“The best economic development plan for our communities just might be spending money on energy efficiency improvements.”

Environmental Benefits

An important shift has taken place in the last few years. After a short surge in popularity in the 1970's due to the oil crises, energy conservation is once again going mainstream. One of the main reasons for this is an increasing awareness of our contribution to global climate change. It is thought that the main culprit behind climate change is our consumption of fossil fuels.

In the U.S. we meet 85% of our energy needs by burning fossil fuels. Most scientists agree that our energy consumption is warming the planet by a process known as the greenhouse gas effect. Consumption of fossil fuels releases carbon dioxide into the atmosphere contributing to the greenhouse gas effect. Rather than decreasing, world greenhouse gas emmissions are increasing at a rate of 2% annually.

So where is all of this fossil fuel being used? In the U.S. we make up about 5% of the world's population, but we use 25% of its energy supplies. 40% of our total energy usage is from buildings. Of that 40%, half is used by residential buildings. In other words... our homes.

Annually, the energy used by a typical home releases about 20,000 pounds of carbon dioxide. The benefits we receive from this consumption has repercussions for the environment. Harmful byproducts such as carbon dioxide, acid rain and radioactive waste are released into the environment. These pollutants are a worldwide cause of respiratory disease, environmental sensitivities and neurological disorders.

By applying simple efficiency measures we can easily lighten our impact on the planet. Our energy consumption also produces some undesirable economic side effects. About 50% of the oil we use is imported. Importing oil contributes to 25% of our annual budget deficit. Our dependence on oil imports dominates our foreign policy and has incurred expensive military campaigns around the world.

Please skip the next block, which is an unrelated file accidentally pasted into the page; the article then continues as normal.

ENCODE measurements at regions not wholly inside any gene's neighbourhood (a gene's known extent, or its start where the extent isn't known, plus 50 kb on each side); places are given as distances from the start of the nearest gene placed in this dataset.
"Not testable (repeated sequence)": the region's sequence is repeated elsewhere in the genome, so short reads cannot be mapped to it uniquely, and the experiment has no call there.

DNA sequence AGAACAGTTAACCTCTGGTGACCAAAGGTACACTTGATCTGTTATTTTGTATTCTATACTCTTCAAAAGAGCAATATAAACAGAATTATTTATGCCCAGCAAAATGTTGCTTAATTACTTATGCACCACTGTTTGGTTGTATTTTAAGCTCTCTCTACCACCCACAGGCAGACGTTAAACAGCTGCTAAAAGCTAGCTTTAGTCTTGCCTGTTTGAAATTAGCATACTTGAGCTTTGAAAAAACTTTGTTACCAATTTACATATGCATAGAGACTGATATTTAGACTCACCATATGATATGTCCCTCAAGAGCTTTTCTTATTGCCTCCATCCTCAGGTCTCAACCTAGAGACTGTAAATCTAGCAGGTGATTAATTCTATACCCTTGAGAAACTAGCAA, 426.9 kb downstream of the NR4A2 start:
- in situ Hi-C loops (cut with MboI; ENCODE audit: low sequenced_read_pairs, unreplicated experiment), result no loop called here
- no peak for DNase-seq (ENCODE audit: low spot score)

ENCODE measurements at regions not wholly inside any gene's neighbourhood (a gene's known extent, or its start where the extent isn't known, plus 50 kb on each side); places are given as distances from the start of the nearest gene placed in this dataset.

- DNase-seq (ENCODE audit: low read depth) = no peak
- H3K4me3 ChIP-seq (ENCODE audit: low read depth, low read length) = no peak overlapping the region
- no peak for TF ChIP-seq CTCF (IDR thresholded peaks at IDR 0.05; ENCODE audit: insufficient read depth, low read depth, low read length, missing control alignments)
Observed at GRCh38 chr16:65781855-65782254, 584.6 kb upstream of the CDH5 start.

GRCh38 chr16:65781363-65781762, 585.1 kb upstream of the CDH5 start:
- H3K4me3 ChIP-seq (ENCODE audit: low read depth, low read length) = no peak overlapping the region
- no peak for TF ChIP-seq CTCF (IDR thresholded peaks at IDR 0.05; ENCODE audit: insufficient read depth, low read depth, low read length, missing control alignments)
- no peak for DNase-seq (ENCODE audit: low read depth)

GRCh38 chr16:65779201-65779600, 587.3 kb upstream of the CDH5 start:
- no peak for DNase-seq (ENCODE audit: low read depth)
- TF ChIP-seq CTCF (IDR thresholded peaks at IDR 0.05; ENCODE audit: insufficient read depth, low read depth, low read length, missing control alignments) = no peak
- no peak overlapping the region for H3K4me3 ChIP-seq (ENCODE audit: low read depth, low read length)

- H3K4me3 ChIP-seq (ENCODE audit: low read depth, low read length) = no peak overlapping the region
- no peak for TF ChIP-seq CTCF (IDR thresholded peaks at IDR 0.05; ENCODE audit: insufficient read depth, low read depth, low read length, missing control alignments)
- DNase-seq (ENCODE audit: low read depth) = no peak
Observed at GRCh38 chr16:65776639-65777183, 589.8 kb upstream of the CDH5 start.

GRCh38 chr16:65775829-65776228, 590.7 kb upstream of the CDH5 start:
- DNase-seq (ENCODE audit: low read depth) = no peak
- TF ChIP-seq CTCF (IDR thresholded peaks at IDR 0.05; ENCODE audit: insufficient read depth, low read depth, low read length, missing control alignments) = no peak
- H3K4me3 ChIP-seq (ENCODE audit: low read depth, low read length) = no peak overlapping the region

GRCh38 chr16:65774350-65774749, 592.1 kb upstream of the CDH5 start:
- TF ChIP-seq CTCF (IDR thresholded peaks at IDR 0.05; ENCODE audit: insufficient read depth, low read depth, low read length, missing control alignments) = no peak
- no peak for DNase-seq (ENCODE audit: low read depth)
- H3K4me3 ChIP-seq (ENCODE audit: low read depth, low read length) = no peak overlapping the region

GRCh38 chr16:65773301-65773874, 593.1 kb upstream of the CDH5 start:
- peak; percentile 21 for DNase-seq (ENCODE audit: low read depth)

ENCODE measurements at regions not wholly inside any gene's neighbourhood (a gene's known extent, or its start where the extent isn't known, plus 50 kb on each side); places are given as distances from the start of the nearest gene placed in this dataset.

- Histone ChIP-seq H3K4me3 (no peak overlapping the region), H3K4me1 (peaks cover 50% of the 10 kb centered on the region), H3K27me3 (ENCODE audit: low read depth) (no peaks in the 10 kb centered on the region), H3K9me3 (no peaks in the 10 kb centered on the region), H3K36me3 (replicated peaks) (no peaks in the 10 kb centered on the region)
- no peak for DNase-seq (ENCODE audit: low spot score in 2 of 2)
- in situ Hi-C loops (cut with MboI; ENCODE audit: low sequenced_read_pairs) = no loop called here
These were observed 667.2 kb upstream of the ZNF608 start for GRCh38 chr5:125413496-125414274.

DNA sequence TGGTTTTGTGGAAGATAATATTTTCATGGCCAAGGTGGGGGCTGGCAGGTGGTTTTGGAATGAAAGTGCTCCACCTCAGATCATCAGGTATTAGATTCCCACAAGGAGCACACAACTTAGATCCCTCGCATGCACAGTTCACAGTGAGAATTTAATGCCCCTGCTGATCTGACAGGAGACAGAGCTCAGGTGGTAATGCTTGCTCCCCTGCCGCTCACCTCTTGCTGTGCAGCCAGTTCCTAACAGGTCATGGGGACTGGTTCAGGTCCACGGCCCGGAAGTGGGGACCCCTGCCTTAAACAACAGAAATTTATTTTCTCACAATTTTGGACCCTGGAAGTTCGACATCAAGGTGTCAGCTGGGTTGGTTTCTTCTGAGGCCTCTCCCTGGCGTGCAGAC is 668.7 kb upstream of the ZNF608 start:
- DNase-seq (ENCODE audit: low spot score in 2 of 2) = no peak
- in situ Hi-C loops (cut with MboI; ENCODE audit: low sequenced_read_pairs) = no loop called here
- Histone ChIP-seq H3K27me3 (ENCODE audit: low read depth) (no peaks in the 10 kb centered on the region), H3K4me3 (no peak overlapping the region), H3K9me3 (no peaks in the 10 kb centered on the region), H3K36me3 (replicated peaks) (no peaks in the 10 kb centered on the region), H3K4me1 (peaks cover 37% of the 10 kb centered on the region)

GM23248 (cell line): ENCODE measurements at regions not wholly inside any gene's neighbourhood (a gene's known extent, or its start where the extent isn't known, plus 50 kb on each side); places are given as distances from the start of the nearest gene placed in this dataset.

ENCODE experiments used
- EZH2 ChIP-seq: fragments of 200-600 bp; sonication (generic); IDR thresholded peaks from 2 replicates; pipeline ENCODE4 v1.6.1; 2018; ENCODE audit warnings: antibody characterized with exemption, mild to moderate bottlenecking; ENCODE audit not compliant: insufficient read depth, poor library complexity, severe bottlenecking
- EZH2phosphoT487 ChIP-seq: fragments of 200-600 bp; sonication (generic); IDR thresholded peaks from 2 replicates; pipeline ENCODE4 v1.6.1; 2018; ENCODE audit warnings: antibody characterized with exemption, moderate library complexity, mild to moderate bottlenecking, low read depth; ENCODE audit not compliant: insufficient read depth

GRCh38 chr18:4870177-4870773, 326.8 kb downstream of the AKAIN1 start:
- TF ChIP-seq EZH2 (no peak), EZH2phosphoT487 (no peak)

Energy efficiency measures can help reduce our dependence on foreign supplies of oil. Nuclear energy as an alternative is expensive. It has required large government subsidies to make it affordable for the consumer. Additionally, radioactive waste is a serious problem with environmental, economic and political consequences.

Everyone who owns a home is aware of the instability in today's financial markets. Fortunately every dollar spent on energy efficiency adds value and long term savings to your home. Money saved on utility bills means more discretionary income. The best economic development plan for our communities just might be spending money on energy efficiency improvements.

Energy efficiency can bridge the gap between our present era of unsustainable energy usage, and a future in which renewable energy supplies our needs. If we are to maintain our high standards of comfort and convenience, we must prepare the path to renewables with a focus on energy efficiency.











energy upgrades that work


For a more energy efficient home call 510.936.1212